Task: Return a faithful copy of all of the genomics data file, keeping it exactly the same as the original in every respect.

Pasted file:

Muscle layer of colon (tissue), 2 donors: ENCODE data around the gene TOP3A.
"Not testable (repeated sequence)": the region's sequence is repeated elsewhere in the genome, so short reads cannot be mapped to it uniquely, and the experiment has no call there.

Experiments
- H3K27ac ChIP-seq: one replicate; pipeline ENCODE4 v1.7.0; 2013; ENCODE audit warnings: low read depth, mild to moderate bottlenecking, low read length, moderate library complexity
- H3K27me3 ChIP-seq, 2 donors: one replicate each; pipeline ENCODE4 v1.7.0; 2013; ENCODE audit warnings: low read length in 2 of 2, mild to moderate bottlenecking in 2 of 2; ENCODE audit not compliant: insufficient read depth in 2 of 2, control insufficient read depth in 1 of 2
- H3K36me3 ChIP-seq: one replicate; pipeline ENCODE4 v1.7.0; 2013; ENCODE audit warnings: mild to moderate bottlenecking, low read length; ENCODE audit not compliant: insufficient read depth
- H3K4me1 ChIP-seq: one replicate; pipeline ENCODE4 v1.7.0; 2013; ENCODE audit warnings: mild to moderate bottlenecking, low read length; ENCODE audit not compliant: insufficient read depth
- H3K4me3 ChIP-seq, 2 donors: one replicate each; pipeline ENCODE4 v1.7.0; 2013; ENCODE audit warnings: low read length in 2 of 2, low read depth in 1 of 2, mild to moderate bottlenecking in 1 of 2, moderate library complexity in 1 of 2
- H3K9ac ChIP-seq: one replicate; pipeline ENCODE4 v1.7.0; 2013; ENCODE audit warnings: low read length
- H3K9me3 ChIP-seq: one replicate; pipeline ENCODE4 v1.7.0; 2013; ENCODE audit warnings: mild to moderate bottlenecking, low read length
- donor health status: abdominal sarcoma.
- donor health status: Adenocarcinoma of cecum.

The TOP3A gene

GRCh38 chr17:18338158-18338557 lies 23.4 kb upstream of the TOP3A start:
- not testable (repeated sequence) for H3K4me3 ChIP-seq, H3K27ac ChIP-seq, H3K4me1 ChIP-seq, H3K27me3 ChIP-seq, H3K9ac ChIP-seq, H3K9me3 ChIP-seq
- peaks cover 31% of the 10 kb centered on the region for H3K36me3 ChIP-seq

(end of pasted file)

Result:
Muscle layer of colon (tissue), 2 donors: ENCODE data around the gene TOP3A.
"Not testable (repeated sequence)": the region's sequence is repeated elsewhere in the genome, so short reads cannot be mapped to it uniquely, and the experiment has no call there.

Experiments
- H3K27ac ChIP-seq: one replicate; pipeline ENCODE4 v1.7.0; 2013; ENCODE audit warnings: low read depth, mild to moderate bottlenecking, low read length, moderate library complexity
- H3K27me3 ChIP-seq, 2 donors: one replicate each; pipeline ENCODE4 v1.7.0; 2013; ENCODE audit warnings: low read length in 2 of 2, mild to moderate bottlenecking in 2 of 2; ENCODE audit not compliant: insufficient read depth in 2 of 2, control insufficient read depth in 1 of 2
- H3K36me3 ChIP-seq: one replicate; pipeline ENCODE4 v1.7.0; 2013; ENCODE audit warnings: mild to moderate bottlenecking, low read length; ENCODE audit not compliant: insufficient read depth
- H3K4me1 ChIP-seq: one replicate; pipeline ENCODE4 v1.7.0; 2013; ENCODE audit warnings: mild to moderate bottlenecking, low read length; ENCODE audit not compliant: insufficient read depth
- H3K4me3 ChIP-seq, 2 donors: one replicate each; pipeline ENCODE4 v1.7.0; 2013; ENCODE audit warnings: low read length in 2 of 2, low read depth in 1 of 2, mild to moderate bottlenecking in 1 of 2, moderate library complexity in 1 of 2
- H3K9ac ChIP-seq: one replicate; pipeline ENCODE4 v1.7.0; 2013; ENCODE audit warnings: low read length
- H3K9me3 ChIP-seq: one replicate; pipeline ENCODE4 v1.7.0; 2013; ENCODE audit warnings: mild to moderate bottlenecking, low read length
- donor health status: abdominal sarcoma.
- donor health status: Adenocarcinoma of cecum.

The TOP3A gene

GRCh38 chr17:18338158-18338557 lies 23.4 kb upstream of the TOP3A start:
- not testable (repeated sequence) for H3K4me3 ChIP-seq, H3K27ac ChIP-seq, H3K4me1 ChIP-seq, H3K27me3 ChIP-seq, H3K9ac ChIP-seq, H3K9me3 ChIP-seq
- peaks cover 31% of the 10 kb centered on the region for H3K36me3 ChIP-seq